The fight against climate change must be pragmatic and sustainable, with no country able to make the transition to clean energy with the “flip of a switch”, the UAE’s Climate Change Special Envoy has said.
Speaking ahead of Cop27 in Egypt this November and Cop28 in the Emirates next year, Dr Sultan Al Jaber, who is also Minister of Industry and Advanced Technology and managing director and group chief executive of Adnoc, stressed that energy security and climate action should go hand-in-hand.
“Even in a net zero emissions world, energy security requires that oil and gas be part of the mix,” he told The National.
“We have a responsibility to the billions of people of the world to ensure they have access to energy.”
Dr Al Jaber said the Emirates would host the first “global stock-take” since the 2016 Paris Agreement pledge to limit global warming to 1.5C above pre-industrial levels, “leveraging its experience in bridge-building climate diplomacy to drive a ‘leave no one behind’ approach to inclusive climate action.”
“It is not just transitioning a home or a city, but the entirety of the planet,” said Dr Al Jaber. “To build a net zero emissions economy we need to find ways to do almost everything better — the way we live, eat, travel and work — changes that will require action across all parts of society — governments, the private sector, and the public at large.”
Dr Al Jaber set out his ambitions for Cop28, which will be held at Expo City Dubai in November 2023, in the following Q&A with The National.
The National: There are many concerns surrounding global energy supplies and prices. At the same time, record temperatures are focusing greater attention on climate change. How can the world navigate these two seemingly clashing priorities?
Dr Al Jaber: The reality is that energy security and climate action go hand-in-hand. In fact, you can’t have one without the other. The simple fact is that if people’s basic energy needs are not met, economies slow down and that also puts the brakes on climate action.
Policymakers are beginning to understand the fact that the energy transition will not happen with the flip of a switch. They are ready for a pragmatic conversation on what a realistic energy transition looks like.
You need to maintain the current system, while the world still relies on it [and] drive down its emissions, while driving up investment in new energies. Innovative climate action, which involves the fast adoption of renewable energy and other low-carbon sources, has the potential to provide long-lasting energy security. But we are not there yet.
The good news is that renewables accounted for 81 per cent of all new power generation last year, so we are on the right track. But most energy use comes from heavy industry, manufacturing, construction, transport and agriculture. These harder to abate sectors have the biggest impact on climate and need smarter policies, more collaboration and more investment.
And that is where the challenge lies. While a record $365 billion was invested in renewables last year, this is still a fraction of the estimated $250 trillion that is estimated we will need for the energy transition over the next 30 years. We need to accelerate investment but at the same time, we also need recognise that no one country can go it alone. Partnership will be critical.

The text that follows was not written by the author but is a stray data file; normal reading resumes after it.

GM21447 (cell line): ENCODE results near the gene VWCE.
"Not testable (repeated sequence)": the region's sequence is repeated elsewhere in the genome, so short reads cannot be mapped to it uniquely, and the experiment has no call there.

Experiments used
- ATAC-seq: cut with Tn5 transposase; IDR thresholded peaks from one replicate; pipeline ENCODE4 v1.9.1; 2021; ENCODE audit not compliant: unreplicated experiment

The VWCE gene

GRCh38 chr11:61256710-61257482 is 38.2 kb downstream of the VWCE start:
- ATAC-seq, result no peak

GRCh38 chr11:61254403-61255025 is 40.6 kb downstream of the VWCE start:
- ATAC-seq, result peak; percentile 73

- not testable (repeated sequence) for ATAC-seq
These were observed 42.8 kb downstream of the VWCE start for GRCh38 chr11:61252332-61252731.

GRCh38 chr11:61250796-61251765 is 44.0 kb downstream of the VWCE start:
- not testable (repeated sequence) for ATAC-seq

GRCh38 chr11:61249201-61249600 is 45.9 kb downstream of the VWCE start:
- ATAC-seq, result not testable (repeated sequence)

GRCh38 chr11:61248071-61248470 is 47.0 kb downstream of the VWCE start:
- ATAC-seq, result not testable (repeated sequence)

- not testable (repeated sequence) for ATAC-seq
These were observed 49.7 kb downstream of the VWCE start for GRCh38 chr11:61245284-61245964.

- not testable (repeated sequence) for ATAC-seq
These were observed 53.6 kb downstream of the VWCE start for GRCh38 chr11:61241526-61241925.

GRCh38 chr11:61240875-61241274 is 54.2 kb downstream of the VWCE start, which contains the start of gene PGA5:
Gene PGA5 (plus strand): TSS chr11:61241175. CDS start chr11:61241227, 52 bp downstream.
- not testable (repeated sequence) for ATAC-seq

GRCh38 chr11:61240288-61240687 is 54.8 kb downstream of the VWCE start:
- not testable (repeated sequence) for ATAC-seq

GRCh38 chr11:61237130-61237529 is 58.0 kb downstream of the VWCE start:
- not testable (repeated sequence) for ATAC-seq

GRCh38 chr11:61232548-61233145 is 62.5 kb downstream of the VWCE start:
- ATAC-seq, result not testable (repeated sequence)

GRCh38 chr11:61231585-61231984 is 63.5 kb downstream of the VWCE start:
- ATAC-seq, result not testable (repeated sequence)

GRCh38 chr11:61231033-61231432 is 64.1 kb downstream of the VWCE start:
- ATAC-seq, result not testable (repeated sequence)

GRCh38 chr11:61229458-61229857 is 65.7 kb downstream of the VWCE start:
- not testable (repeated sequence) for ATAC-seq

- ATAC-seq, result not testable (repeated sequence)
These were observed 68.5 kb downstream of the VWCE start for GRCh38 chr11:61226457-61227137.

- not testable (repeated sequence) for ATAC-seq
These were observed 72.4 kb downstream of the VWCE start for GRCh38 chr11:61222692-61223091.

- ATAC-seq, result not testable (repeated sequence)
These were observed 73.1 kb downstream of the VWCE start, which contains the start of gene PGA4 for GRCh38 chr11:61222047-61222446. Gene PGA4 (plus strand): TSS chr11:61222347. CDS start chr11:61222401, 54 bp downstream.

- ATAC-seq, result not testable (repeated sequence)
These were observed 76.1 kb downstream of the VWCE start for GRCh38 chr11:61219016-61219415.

We need to work together in a managed and staged transition process, one that meets the growing demand for energy with a mix of renewables and [the] least carbon-intensive hydrocarbons.
The National: What needs to happen to achieve each of these priorities?
Dr Al Jaber: It is increasingly clear that no single government or company can make this transition happen. It is a whole-of-society challenge that is simply too big and too expensive for anyone to do alone.
We have to reduce polarisation that exacerbates and reinforces distrust and divisions, and engage in realistic and practical conversations.
We need to find the right balance between government policy and market-based approaches. We have to build bridges and work together across sectors and across regions. Government policy and financing must unlock private sector assets and expertise, including those in the oil and gas sector, and ensure that they are active partners in this global transformation.
We need to talk about a full system change that focuses on demand first, recognising that the heaviest users of energy can only switch to new sources of energy when they are fully available and fully able to supply baseload power. And we have to begin highlighting the importance of changes also in consumer behaviours and lifestyles.
The UAE has already committed to a net zero by 2050 strategic initiative. Globally, a majority of countries have committed to the same ambition.
What remains to be agreed [upon], however, is the pace, sequencing, costs and benefits, as well as the need for different forms of collective, systemic action to reach our ultimate goal of net zero. For the UAE, our goal is an ambitious but pragmatic approach. Our goal is to limit emissions, not progress. That means we have a practical plan that assures both economic and environmental well-being.
We have a responsibility to the billions of people of the world to ensure they have access to energy. Energy they need for their education, for health care and access to social services, and for their jobs and livelihoods.
The expectation is that as renewables and low-carbon options become increasingly available they will replace traditional energy sources, even provide energy to those who have never had it. Even in a net zero emissions world, energy security requires that oil and gas be part of the mix.
Given that oil and gas are still expected to account for as much as a third of the energy mix by 2050, producers and policymakers need to work together to make sure that each new barrel is less carbon-intensive than the last one, and that the transition to renewables is expedited and facilitated. This is why partnership and collaboration are essential.